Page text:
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Money Issues

Money Issues

Having children is one of the most expensive life choices we make. Of course it's worth every penny, but getting the balance right and ensuring a good lifestyle for your family is not as easy as it might seem. Especially if you don't have the good social and financial means already in place when starting a family.

Things are not that bad and this section of our website will guide you through the money issues that you are most likely to encounter when having a baby. From living on a budget to saving for their future, and how to get back to work after maternity leave.

And, of course, there's always our friendly BabyWonderland Forum where you can share top tips on how to manage with like-minded other parents.

 




Saving for Children

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Think Small - Start Early

saving for baby The second line showed up on your test, in the ladies' at work.

Oh, my Gosh! You stare at it for a while and then feel your eyes blurring with emotion. You search for your mobile in your work handbag, packed with OPKs and pregnancy tests. "Sweetheart, I have something to tell you" and burst into tears. Finally, find your voice again and continue "On the way home, please can you pop into our bank for some info on their children's savings options?"

You wipe your eyes and nose, wrap the test nicely and lay it in the bag and get back to your desk, with your mind at rest that everything will be OK.

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Child Maintenance

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child maintenance Child Maintenance (CM) is paid by a non-resident parent to help the resident parent/tutor raise their child. So if you care for a child whose other parent lives elsewhere - that parent should give you money. The Child Support Agency can work out and collect CM for you.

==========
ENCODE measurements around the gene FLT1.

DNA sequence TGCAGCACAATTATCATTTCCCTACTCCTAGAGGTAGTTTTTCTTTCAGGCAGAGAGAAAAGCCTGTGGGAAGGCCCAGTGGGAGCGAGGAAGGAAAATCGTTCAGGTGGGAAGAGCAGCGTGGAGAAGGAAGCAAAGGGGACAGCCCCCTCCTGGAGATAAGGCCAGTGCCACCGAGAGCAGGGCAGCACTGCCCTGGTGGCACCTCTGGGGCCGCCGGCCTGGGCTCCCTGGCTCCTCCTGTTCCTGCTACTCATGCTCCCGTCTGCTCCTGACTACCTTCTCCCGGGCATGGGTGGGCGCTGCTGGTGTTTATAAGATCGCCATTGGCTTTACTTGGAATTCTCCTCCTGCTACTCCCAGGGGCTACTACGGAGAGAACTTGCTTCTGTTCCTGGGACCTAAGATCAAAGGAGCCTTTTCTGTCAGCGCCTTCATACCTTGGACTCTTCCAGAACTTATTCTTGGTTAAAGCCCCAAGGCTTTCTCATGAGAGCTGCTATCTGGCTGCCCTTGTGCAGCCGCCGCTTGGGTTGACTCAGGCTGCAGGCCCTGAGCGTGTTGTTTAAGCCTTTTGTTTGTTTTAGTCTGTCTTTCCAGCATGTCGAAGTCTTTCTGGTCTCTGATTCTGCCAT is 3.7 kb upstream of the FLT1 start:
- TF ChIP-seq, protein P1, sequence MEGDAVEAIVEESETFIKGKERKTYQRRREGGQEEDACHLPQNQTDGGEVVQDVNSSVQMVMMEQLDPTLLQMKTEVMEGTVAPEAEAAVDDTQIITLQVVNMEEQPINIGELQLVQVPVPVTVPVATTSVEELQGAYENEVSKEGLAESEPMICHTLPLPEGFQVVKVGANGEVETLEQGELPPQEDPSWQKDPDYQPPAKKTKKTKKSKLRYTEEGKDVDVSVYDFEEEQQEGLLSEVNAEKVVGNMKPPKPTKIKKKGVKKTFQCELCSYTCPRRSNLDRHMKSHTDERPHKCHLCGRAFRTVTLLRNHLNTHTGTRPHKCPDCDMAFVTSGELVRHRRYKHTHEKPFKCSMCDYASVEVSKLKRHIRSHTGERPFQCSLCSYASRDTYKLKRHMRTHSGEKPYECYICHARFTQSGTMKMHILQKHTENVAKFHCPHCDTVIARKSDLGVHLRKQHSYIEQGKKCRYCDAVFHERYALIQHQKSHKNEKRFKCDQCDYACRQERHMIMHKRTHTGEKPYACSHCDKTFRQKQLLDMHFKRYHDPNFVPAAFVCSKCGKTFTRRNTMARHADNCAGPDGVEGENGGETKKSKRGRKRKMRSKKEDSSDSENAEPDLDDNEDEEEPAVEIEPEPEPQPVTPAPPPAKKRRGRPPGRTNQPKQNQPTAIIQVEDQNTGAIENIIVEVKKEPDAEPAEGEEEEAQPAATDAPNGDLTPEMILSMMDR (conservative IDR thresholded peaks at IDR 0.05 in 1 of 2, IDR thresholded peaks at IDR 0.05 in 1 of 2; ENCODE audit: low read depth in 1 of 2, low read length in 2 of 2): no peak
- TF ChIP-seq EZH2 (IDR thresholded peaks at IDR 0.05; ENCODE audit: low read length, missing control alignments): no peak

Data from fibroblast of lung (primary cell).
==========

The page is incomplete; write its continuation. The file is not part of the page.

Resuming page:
Who can apply for Child Maintenance?

You can ask for Child Maintenance to be worked out and collected if any of the following apply:

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Baby on a Budget

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You can do it!

baby on a budget Having a baby on a budget is a common concern for any family with children. Children add extra pressure to the day to day living costs and it’s not easy finding the right balance between spending and savings.

What are the causes of financial discomfort?

The answer is simple: choices cause poverty. Like everything else, it's a matter of choices. If you choose to live in a big house with a £1500+/month mortgage and £5000+/year maintenance and bills, this is an expensive choice. Choosing to have children too young, choosing to mortgage a house too early, choosing to pay for years to come for a car, these are all choices that actually lead to financial discomfort.

Saving may seem as the biggest discomfort of them all. While saving, you don't enjoy the comfort of spending on all the nice stuff you would have if you didn't save. But answer this simple question: what is for the better: ending the year with £2000 in savings, or ending it with £2000 in debt?

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Maternity Leave

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maternity leave If you're a working mother you have a statutory right to a minimum amount of maternity leave. Your employer may also offer their own maternity leave scheme.

The basics of Maternity Leave

Statutory maternity leave is for 52 weeks. You may be entitled to receive Statutory Maternity Pay for up to 39 weeks of the leave.

To qualify for maternity leave you must be an 'employee'. (There are three main categories of working individuals: 'employees', 'workers' and 'self-employed'. You're classed as an employee if you're working under a contract of employment. A contract need not be in writing - it exists when you and your employer agree terms and conditions of employment. It can also be implied from your actions and those of the person you are working for. Your contract will normally set out what you're expected to do. You'll usually be expected to do the work yourself - ie you can't send someone else to do your work for you.)

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